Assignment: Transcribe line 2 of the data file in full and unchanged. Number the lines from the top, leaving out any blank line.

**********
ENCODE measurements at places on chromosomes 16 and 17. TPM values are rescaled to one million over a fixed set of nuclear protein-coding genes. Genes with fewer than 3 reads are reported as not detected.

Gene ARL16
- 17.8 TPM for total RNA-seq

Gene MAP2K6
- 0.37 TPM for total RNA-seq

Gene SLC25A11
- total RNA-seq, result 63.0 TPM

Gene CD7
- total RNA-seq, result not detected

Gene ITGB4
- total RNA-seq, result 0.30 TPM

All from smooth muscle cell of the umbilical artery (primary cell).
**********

Gene ARL16